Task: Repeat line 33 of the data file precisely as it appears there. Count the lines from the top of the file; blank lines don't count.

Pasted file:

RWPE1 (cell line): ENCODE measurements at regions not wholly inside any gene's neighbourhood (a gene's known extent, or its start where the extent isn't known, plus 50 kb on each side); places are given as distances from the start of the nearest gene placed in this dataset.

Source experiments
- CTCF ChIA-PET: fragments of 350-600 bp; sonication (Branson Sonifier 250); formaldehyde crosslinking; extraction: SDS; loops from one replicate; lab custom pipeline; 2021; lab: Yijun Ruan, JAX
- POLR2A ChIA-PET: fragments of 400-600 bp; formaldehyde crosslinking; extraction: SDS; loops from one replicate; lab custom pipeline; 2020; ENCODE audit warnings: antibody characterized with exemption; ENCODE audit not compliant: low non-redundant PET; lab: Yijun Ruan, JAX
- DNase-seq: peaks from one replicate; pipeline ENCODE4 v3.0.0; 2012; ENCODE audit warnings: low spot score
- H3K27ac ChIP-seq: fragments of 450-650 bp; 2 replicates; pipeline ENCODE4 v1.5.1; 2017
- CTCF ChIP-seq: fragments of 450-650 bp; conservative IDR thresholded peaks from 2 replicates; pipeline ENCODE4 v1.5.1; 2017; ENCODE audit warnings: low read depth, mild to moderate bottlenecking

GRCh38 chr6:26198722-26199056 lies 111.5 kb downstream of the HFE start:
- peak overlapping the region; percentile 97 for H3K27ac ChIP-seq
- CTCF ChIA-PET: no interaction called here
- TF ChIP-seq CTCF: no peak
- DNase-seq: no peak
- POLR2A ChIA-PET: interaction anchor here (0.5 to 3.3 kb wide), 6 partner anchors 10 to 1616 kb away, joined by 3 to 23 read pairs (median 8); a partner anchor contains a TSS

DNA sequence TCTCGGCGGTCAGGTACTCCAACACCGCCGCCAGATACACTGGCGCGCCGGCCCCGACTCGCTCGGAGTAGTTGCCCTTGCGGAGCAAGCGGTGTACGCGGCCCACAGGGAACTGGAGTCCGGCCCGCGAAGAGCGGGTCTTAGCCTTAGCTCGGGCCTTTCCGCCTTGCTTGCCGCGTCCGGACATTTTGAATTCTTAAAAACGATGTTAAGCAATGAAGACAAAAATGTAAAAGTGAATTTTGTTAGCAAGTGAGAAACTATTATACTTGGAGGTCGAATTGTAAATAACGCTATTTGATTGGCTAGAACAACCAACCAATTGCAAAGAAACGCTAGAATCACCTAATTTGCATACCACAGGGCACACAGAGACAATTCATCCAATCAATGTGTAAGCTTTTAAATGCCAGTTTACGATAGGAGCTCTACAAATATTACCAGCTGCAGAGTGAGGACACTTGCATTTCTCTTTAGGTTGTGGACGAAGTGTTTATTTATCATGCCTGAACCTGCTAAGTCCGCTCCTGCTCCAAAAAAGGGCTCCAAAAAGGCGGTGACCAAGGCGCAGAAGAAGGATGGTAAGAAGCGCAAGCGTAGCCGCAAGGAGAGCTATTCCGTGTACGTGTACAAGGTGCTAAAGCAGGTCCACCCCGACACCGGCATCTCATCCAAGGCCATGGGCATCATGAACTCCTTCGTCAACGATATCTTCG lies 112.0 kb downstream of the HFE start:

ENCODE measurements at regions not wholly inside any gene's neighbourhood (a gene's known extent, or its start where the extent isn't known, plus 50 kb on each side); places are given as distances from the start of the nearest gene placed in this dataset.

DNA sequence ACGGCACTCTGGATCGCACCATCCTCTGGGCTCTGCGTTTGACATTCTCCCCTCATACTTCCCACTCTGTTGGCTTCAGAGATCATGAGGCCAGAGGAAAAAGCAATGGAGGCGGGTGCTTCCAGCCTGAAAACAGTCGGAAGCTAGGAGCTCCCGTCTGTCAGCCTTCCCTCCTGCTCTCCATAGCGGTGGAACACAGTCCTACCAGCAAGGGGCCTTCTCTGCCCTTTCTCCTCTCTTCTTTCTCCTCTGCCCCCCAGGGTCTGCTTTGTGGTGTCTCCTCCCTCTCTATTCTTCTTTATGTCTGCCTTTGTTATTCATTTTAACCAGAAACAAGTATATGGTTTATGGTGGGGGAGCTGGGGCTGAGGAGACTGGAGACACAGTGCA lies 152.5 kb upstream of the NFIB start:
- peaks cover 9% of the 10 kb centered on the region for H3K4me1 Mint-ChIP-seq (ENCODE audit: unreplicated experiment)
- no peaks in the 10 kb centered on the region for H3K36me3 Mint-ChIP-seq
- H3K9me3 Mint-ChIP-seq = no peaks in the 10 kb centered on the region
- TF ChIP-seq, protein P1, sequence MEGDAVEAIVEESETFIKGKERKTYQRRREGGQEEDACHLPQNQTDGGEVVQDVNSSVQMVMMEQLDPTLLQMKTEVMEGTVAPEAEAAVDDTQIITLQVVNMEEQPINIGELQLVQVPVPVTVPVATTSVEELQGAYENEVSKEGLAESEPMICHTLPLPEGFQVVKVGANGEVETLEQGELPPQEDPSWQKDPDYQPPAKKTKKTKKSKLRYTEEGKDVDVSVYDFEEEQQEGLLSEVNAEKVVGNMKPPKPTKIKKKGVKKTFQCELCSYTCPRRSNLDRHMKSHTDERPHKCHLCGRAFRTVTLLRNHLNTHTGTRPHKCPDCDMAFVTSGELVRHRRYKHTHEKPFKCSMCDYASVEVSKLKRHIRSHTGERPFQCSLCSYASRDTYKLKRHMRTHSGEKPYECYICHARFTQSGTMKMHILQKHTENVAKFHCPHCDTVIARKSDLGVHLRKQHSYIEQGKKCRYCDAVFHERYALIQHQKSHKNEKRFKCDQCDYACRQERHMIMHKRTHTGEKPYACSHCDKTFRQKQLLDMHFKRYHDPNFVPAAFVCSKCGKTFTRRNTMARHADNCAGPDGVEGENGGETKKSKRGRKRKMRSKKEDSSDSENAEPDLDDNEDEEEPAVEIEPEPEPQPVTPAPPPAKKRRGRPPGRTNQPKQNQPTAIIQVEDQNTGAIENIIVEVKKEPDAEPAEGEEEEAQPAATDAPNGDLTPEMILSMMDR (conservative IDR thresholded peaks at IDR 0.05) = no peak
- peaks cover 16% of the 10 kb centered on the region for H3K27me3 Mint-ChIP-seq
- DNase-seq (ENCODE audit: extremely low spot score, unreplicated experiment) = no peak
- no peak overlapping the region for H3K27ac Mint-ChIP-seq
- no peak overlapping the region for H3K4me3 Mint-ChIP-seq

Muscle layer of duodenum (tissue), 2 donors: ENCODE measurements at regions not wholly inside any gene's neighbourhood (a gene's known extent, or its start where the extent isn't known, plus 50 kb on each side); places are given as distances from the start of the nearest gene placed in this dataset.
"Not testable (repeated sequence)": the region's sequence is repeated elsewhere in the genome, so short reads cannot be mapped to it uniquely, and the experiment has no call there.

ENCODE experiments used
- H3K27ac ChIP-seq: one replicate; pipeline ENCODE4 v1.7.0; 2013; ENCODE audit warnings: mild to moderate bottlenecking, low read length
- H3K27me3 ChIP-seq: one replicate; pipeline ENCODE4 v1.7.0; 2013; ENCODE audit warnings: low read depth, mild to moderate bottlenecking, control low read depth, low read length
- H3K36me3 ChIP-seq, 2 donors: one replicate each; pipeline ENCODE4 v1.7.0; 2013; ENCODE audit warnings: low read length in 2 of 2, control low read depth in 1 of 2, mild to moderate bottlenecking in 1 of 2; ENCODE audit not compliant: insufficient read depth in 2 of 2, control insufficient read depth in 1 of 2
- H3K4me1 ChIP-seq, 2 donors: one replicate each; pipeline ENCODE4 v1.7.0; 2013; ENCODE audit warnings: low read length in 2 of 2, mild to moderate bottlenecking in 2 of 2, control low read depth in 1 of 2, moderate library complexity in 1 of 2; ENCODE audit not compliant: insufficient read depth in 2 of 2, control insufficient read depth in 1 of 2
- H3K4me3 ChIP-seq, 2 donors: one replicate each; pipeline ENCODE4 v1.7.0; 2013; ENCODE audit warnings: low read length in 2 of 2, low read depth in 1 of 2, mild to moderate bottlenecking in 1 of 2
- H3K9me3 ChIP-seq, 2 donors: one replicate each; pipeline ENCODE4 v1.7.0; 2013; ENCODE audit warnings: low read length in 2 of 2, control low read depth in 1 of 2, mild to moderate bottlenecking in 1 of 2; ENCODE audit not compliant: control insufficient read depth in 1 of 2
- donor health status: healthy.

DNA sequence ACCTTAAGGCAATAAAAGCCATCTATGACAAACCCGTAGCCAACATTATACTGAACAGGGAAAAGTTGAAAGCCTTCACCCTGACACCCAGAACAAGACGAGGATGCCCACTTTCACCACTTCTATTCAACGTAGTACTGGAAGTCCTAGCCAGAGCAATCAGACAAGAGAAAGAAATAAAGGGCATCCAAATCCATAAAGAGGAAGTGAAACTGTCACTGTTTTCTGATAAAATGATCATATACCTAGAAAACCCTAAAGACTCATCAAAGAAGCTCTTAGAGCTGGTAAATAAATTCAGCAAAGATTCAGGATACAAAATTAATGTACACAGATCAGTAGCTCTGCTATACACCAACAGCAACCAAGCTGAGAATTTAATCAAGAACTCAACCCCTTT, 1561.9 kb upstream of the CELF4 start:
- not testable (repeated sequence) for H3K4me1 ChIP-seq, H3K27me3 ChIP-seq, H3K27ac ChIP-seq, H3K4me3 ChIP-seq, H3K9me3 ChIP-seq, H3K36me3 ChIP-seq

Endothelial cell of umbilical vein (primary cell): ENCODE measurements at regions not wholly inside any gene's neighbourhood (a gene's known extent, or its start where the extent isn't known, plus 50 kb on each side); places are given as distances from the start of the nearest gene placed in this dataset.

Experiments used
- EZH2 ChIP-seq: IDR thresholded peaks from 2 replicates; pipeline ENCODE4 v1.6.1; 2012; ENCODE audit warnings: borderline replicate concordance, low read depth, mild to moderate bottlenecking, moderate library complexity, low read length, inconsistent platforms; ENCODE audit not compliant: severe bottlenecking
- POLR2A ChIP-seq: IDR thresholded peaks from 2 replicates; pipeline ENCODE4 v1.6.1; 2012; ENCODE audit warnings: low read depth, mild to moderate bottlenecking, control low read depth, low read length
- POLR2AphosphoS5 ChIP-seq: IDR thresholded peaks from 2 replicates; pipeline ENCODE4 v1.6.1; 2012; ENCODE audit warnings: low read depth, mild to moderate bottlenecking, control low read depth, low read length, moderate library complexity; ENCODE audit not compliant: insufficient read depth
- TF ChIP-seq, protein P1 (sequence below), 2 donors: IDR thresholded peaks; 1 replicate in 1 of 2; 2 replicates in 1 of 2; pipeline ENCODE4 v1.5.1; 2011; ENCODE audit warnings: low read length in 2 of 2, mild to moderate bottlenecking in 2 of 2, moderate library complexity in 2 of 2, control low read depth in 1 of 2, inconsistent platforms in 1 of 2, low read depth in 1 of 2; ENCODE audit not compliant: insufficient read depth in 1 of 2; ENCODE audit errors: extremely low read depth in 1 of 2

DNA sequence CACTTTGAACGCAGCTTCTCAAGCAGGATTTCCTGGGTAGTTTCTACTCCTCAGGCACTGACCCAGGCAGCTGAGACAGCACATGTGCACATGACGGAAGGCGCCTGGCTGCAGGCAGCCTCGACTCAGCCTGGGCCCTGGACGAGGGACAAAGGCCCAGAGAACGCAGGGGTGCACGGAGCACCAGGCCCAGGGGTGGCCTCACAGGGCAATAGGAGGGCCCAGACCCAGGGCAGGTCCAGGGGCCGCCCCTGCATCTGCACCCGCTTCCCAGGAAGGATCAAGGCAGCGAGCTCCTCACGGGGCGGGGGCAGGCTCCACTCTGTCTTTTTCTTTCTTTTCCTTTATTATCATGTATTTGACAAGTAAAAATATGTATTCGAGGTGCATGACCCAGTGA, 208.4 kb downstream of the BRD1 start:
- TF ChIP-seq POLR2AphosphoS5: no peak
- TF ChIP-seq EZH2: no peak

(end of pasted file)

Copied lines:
- H3K9me3 ChIP-seq, 2 donors: one replicate each; pipeline ENCODE4 v1.7.0; 2013; ENCODE audit warnings: low read length in 2 of 2, control low read depth in 1 of 2, mild to moderate bottlenecking in 1 of 2; ENCODE audit not compliant: control insufficient read depth in 1 of 2